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The Genetic Aspects Of Selective Breeding In Holstein Dairy Cattle

1385 words - 6 pages

Holsteins are the most common dairy breed throughout the world. They have been genetically improved to produce a higher yield to become more profitable for the dairy industry. The first Holstein originated in Europe approximately 2000 years ago (1). They emerged from the Netherlands in the provinces of Northern Holland and Friesland. Interbreeding of the black Batavian cattle and the white Friesian cattle created a black and white cow that could make use of the rich pasture lands of the Rhine region. Such interbreeding allowed the ability of the Batavian cattle’s digestive system and the Friesian cattle’s body and udder size to produce an efficient and high producing dairy cow (1).
Holsteins are a versatile breed of cattle. They are adaptable to all types of different utilizations. This breed can thrive in both barn and pasture life or a mixture of both throughout the year. With such versatility, Holsteins are resistant to stress and produce strong and hearty calves that have a rapid growth and an early maturity rate. Although Holsteins are resistant to stress, they do show intolerance to heat and disease. The consequence of such intolerance is a reduction in milk productivity (1).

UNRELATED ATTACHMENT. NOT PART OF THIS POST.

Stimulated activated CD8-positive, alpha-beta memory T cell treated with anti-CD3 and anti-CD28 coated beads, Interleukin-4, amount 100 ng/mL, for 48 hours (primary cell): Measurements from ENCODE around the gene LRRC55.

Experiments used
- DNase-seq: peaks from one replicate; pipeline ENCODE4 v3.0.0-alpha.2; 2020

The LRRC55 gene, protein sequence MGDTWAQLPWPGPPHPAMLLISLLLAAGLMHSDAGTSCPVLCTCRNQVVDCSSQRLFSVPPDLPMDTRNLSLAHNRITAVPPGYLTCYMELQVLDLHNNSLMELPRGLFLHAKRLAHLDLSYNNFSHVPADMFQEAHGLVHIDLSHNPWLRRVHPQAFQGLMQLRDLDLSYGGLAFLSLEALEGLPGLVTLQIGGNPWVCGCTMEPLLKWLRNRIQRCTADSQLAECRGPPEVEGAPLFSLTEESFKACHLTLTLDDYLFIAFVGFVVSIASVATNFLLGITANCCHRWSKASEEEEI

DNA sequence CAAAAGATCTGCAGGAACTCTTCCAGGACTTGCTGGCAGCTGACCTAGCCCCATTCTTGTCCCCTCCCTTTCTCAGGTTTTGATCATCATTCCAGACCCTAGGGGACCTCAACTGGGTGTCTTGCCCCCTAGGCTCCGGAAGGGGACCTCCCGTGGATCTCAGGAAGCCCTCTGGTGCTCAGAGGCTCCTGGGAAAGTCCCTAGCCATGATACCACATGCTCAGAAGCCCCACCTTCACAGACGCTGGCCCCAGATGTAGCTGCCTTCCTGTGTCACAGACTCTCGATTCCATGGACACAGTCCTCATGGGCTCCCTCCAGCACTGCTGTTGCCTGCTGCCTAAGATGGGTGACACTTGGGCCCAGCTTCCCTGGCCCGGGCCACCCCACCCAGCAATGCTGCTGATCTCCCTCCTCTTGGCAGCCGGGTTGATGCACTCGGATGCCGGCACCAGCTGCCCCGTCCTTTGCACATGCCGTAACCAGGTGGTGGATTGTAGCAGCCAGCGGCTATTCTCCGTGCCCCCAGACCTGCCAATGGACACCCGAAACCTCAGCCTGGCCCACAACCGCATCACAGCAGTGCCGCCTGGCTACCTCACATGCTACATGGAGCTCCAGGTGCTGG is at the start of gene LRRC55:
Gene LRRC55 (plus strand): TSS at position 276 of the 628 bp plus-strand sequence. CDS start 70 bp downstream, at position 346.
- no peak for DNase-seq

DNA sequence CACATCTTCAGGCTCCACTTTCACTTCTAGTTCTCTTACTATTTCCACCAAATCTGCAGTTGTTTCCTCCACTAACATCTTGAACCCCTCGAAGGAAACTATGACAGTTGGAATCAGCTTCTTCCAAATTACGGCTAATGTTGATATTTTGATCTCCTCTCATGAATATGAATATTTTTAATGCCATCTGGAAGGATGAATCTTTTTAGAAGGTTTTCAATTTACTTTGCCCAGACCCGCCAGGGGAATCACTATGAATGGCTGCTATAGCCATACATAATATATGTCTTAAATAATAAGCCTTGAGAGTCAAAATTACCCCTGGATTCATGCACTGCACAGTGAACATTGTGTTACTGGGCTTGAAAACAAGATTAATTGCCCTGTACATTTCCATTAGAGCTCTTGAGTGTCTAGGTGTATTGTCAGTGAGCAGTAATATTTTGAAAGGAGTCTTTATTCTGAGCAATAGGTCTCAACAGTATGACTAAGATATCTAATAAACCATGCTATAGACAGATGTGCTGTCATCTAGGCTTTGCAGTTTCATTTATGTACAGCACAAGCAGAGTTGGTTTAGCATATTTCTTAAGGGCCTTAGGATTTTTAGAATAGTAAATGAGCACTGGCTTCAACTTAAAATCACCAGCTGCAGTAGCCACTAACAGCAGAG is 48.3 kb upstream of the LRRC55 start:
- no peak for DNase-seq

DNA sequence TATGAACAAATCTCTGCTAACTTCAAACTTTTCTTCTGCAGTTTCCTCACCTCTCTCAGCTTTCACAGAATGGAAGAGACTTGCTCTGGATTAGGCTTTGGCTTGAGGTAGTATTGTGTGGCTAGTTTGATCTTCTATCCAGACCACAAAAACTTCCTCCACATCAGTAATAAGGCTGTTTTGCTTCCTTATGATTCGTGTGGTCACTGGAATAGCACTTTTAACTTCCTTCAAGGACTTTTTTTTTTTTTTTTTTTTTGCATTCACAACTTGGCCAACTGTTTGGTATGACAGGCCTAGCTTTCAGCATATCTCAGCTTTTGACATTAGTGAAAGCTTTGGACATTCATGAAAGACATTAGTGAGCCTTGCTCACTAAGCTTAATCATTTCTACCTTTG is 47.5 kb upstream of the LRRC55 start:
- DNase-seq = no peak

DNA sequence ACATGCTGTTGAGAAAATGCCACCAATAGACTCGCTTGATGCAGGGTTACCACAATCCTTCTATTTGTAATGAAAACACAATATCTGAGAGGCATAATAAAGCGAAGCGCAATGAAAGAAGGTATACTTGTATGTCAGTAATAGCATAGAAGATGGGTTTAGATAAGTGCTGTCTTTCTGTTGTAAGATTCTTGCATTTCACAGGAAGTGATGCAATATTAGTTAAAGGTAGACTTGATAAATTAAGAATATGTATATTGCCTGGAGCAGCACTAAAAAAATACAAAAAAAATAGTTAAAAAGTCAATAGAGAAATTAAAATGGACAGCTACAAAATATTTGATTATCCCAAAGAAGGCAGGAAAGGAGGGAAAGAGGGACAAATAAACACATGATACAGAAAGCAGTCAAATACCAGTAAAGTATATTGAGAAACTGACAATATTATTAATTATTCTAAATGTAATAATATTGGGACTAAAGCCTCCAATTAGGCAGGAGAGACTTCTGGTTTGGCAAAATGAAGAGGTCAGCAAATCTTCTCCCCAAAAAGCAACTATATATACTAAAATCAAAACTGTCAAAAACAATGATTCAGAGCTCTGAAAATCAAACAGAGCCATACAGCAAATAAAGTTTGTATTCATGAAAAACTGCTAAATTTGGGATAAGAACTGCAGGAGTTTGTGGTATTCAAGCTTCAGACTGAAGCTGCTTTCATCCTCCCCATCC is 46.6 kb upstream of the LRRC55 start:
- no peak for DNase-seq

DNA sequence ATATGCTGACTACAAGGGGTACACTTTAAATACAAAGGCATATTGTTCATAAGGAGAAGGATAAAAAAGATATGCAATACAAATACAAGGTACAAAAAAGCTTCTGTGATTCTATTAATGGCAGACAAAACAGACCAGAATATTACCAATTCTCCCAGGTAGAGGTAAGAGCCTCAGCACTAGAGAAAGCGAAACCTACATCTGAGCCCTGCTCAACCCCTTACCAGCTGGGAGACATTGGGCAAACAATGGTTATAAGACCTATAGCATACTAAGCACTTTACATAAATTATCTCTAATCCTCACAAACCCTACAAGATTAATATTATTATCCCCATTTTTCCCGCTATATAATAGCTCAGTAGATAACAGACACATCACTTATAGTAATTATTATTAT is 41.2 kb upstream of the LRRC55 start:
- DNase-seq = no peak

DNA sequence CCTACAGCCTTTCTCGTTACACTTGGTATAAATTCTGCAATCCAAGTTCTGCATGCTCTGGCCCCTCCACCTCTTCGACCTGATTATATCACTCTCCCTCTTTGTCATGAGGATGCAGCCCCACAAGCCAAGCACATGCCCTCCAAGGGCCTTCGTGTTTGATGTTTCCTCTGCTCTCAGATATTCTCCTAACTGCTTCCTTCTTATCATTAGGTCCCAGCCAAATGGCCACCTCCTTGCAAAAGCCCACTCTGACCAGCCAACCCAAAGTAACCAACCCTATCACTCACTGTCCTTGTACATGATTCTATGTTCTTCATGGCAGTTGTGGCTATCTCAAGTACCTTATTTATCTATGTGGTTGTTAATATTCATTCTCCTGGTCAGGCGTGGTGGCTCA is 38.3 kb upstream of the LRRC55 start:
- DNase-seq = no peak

Even with a naturally high milk production, years of selective breeding has increased this yield further. Since the 1960s, the U.S. dairy industry dramatically improved selective breeding efforts, helping double milk production (2). With this major development, it is likely that genetic improvements can increase 1% to 2% per year (1). Presently, 30% of the Holstein’s genome has been modified by selective breeding procedures. These modifications can be illustrated by an increase in milk production. Between 1957 and 2007, milk production increased by 5,997 kg per cow in the United States, with approximately 3,390 of those kilograms due to genetics. This is a 56% increase due to genetics and selectively breeding for a greater milk yield. Other countries have found the same results. In Austria, between 1988 and 2007 Holsteins increased from 5,550 kg to 8,200 kg. The United Kingdom also had an increase of approximately 200 kg per year, with half of the improvement due to genetics (3). Today, Holsteins produce an average of 9,072 kg to 10,607 kg of milk per year, along with 389 kg of butterfat and 326 kg of protein per year (4). Similarly, a top yielding cow has been recorded to have produced 30,805 kg of milk per year (1). Looking at the average milk yield increase in Holsteins, it is obvious that selective breeding is genetically altering dairy cattle for economic and financial purposes.
Although originally bred for docility and manageability, breeding programs have become increasingly focused on improving Holstein production traits such as milk yield and growth rate. Before major advances in genetic research began, selective breeding started by choosing a desired phenotype in the parent and hoping that the offspring’s phenotype would be similar. For this reason,...

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